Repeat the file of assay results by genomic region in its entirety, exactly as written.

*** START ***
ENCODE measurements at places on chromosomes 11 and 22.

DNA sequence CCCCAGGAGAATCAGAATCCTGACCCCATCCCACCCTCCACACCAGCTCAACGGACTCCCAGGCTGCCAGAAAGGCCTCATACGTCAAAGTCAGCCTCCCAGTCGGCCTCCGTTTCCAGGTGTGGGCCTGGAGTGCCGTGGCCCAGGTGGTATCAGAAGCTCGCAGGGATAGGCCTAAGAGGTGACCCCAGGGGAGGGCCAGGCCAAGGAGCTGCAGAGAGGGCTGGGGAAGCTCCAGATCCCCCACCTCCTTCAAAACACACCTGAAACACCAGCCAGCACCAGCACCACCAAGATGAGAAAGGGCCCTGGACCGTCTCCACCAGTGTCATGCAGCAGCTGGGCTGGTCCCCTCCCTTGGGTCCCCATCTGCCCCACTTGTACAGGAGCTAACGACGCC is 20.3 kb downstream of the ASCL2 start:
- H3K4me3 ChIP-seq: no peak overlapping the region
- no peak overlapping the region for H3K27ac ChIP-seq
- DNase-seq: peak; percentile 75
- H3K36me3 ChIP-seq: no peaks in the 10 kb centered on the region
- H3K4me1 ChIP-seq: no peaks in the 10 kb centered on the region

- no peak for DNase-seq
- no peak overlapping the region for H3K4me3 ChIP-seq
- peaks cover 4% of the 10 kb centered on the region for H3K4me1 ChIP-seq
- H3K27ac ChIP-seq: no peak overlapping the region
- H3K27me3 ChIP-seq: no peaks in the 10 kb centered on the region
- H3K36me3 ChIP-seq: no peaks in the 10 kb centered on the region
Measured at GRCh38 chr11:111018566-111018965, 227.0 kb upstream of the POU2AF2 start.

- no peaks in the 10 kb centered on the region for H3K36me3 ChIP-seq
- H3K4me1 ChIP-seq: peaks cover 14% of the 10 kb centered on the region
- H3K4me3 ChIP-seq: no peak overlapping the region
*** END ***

ENCODE measurements at places on chromosomes 11 and 22.

DNA sequence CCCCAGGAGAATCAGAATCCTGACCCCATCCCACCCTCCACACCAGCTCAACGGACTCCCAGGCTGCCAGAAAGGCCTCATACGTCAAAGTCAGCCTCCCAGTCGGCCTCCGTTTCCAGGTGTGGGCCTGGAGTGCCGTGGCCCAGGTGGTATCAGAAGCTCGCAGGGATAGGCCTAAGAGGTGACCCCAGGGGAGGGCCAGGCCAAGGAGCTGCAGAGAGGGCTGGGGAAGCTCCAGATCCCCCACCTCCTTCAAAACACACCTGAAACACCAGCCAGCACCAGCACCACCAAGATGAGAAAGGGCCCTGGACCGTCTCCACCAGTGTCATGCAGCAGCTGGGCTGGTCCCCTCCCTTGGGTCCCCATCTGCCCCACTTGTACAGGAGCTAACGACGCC is 20.3 kb downstream of the ASCL2 start:
- H3K4me3 ChIP-seq: no peak overlapping the region
- no peak overlapping the region for H3K27ac ChIP-seq
- DNase-seq: peak; percentile 75
- H3K36me3 ChIP-seq: no peaks in the 10 kb centered on the region
- H3K4me1 ChIP-seq: no peaks in the 10 kb centered on the region

- no peak for DNase-seq
- no peak overlapping the region for H3K4me3 ChIP-seq
- peaks cover 4% of the 10 kb centered on the region for H3K4me1 ChIP-seq
- H3K27ac ChIP-seq: no peak overlapping the region
- H3K27me3 ChIP-seq: no peaks in the 10 kb centered on the region
- H3K36me3 ChIP-seq: no peaks in the 10 kb centered on the region
Measured at GRCh38 chr11:111018566-111018965, 227.0 kb upstream of the POU2AF2 start.

- no peaks in the 10 kb centered on the region for H3K36me3 ChIP-seq
- H3K4me1 ChIP-seq: peaks cover 14% of the 10 kb centered on the region
- H3K4me3 ChIP-seq: no peak overlapping the region